■ Educational and other resources to improve the mental and physical health of boys, men, and all those in their life
■ Workplace Issues (e.g. workplace safety and equality)
■ Family Law, Fathers Issues and working toward the best interest of all children
■ Crime and Punishment/Legal Issues focused on creating a fair system for all
■ Media, Social and Cultural Misandry
■ Academic Misandry (e.g. in Gender Studies and Culture Studies programs)
The status of women in Canada, the drive for their full participation in economic, social and democratic is a laudable goal. Certainly, the drive for equality between the sexes in Canada is a good thing; but it is important that the status of boys and men is not overlooked, or so would you think. Unfortunately, there is vehement and hostile opposition to CAFE, the Canadian Centre for Men and Families and CAFE’s effort to establish Men’s Issues Awareness groups on university campuses in Canada. For instance, CAFE had its permit to take part in the parade at World Pride 2014 in Toronto revoked days before the event, despite having taken part in the event without incident in 2013. When asked about this by reporters, Pride executive director Kevin Beaulieu stated: “There has been some concern expressed about the activities and purpose of CAFE and whether they actually match the intent they express.” When asked to elaborate, Beaulieu replied, “I’m really not going to go into that.” (as cited in the Toronto Star) However, in 2015, Toronto Pride barred CAFE from participating in Toronto Pride in perpetuity. The Pride Toronto Dispute Resolution Process with Paul Bent as arbitrator was employed. Bent justified the ban stating in part:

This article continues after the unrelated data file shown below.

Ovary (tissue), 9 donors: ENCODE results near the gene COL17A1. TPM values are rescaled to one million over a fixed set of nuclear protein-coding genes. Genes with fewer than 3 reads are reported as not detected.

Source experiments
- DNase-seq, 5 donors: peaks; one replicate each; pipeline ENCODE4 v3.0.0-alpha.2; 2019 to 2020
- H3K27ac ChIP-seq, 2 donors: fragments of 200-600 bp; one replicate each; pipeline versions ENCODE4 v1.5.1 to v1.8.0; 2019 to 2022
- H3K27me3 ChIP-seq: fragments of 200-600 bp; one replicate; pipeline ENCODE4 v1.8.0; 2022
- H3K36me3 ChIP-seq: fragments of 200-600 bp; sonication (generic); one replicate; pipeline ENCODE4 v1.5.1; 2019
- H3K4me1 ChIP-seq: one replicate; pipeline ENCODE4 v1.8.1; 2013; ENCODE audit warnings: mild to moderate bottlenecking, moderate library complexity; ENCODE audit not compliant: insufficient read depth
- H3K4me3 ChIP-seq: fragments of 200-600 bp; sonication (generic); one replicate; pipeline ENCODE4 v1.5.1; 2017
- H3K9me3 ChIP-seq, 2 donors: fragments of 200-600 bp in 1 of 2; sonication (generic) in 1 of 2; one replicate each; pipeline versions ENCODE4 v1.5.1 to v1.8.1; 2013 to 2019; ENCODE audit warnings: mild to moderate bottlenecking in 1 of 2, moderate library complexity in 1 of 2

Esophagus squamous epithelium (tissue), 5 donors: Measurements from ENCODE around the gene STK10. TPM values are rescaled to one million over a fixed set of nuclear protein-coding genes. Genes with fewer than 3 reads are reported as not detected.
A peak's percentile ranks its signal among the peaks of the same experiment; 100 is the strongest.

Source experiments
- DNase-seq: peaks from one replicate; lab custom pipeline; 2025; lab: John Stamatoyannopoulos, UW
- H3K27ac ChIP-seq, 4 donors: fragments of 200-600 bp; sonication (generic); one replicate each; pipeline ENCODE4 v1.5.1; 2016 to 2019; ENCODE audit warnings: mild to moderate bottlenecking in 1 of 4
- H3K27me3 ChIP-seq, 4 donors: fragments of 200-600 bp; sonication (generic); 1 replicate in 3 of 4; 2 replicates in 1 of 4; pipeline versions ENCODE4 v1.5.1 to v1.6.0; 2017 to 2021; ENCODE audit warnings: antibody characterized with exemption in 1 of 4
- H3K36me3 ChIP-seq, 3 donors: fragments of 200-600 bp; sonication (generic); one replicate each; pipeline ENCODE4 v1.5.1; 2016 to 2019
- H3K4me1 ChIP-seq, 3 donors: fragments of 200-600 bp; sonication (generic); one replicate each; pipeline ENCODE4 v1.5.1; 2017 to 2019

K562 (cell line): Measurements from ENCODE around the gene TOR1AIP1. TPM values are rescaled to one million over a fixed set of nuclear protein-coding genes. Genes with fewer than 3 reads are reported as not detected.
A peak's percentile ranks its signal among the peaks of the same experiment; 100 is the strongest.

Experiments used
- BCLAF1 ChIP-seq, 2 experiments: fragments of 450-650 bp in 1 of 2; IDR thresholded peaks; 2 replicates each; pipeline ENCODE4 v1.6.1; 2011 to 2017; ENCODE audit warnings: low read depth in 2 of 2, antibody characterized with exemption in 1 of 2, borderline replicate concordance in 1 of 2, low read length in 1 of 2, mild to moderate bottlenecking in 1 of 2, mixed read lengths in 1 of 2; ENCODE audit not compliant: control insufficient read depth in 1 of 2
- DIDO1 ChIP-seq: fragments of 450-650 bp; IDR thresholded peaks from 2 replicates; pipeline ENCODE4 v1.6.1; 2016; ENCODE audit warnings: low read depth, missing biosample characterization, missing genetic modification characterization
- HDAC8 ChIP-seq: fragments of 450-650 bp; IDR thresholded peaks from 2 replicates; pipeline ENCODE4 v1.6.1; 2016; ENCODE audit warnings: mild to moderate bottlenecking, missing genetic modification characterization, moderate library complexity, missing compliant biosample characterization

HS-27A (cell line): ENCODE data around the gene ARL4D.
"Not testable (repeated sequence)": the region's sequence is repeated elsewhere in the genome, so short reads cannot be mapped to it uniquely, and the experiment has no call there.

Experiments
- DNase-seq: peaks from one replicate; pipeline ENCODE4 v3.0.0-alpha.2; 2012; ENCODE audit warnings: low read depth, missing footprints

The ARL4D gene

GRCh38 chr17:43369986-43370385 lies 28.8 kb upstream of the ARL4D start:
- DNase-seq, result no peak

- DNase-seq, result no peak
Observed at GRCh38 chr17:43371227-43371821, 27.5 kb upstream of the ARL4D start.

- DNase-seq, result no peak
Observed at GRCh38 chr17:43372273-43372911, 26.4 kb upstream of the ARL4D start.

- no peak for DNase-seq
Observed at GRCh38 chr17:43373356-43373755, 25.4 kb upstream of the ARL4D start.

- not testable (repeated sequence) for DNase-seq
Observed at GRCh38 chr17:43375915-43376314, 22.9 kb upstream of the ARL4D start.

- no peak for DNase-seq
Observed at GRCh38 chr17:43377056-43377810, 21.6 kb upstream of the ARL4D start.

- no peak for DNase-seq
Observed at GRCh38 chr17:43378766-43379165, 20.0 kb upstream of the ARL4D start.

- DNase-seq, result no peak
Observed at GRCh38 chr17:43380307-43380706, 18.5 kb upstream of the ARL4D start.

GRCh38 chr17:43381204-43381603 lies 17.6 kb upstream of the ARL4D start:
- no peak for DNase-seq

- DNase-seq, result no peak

My decision is based on balancing of interests: I considered CAFE’s response that inclusion, diversity and equality are values the organization shares with Pride versus the numerous complaints filed against CAFE’s participation arguing that CAFE, as an organization and through its affiliation with men’s rights groups, contravenes Pride Toronto’s vision to, “create a safe space to engage communities in the celebration of their sexuality.”